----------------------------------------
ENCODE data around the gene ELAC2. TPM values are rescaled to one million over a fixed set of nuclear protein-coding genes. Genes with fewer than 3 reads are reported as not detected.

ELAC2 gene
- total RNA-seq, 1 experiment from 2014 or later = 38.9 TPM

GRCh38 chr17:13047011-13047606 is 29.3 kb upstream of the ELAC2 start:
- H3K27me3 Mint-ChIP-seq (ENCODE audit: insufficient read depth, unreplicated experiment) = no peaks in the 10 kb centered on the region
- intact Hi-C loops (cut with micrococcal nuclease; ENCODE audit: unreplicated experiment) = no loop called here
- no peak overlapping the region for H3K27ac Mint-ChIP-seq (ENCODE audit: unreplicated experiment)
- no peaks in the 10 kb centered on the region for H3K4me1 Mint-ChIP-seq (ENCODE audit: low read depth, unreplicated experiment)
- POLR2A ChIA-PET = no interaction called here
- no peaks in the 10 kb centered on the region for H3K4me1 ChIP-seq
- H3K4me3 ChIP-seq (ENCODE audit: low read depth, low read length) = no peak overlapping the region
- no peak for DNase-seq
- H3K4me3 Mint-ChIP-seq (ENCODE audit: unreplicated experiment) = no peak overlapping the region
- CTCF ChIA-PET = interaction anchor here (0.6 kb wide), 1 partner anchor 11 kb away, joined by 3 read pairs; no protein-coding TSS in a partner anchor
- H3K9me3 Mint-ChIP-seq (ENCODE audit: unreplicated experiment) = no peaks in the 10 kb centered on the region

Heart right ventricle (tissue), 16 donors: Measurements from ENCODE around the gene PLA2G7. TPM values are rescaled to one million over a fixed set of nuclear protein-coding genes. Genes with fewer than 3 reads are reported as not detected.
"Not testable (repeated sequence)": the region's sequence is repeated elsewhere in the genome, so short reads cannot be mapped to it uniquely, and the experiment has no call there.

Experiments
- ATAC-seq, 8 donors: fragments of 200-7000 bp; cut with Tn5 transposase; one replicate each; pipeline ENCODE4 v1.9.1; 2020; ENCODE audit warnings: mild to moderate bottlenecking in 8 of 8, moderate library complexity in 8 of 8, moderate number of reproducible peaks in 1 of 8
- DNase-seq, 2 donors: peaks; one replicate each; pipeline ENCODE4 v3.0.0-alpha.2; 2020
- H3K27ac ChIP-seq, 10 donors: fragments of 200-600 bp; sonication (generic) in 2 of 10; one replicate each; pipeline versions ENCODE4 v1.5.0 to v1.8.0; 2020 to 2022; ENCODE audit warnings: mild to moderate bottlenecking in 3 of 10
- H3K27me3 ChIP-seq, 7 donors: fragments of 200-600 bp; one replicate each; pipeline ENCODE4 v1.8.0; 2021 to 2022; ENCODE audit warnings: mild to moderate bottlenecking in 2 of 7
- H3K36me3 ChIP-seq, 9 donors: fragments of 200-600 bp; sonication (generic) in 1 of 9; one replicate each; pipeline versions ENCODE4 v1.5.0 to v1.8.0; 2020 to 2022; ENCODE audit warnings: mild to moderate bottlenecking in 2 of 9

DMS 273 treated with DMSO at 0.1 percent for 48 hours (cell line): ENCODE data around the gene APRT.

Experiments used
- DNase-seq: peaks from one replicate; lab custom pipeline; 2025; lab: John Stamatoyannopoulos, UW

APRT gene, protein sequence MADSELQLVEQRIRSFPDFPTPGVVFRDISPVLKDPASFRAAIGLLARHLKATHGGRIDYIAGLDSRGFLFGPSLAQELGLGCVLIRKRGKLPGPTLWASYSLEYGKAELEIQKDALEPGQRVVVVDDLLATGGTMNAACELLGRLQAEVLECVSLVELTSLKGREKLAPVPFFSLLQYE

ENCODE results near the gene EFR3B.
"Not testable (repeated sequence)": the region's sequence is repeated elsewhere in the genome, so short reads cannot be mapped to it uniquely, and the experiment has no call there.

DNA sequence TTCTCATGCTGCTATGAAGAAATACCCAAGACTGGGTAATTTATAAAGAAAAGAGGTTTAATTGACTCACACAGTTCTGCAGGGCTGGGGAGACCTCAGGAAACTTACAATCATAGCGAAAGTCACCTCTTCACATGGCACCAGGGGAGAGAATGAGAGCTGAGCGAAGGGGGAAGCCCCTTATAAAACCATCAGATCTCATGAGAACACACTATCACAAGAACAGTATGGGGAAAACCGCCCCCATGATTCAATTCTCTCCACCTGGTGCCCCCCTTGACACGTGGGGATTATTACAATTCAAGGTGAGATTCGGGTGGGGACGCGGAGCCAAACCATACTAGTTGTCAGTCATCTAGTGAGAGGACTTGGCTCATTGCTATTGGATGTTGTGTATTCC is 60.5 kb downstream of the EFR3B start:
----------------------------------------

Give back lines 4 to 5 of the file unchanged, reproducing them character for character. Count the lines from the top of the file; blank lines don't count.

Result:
GRCh38 chr17:13047011-13047606 is 29.3 kb upstream of the ELAC2 start:
- H3K27me3 Mint-ChIP-seq (ENCODE audit: insufficient read depth, unreplicated experiment) = no peaks in the 10 kb centered on the region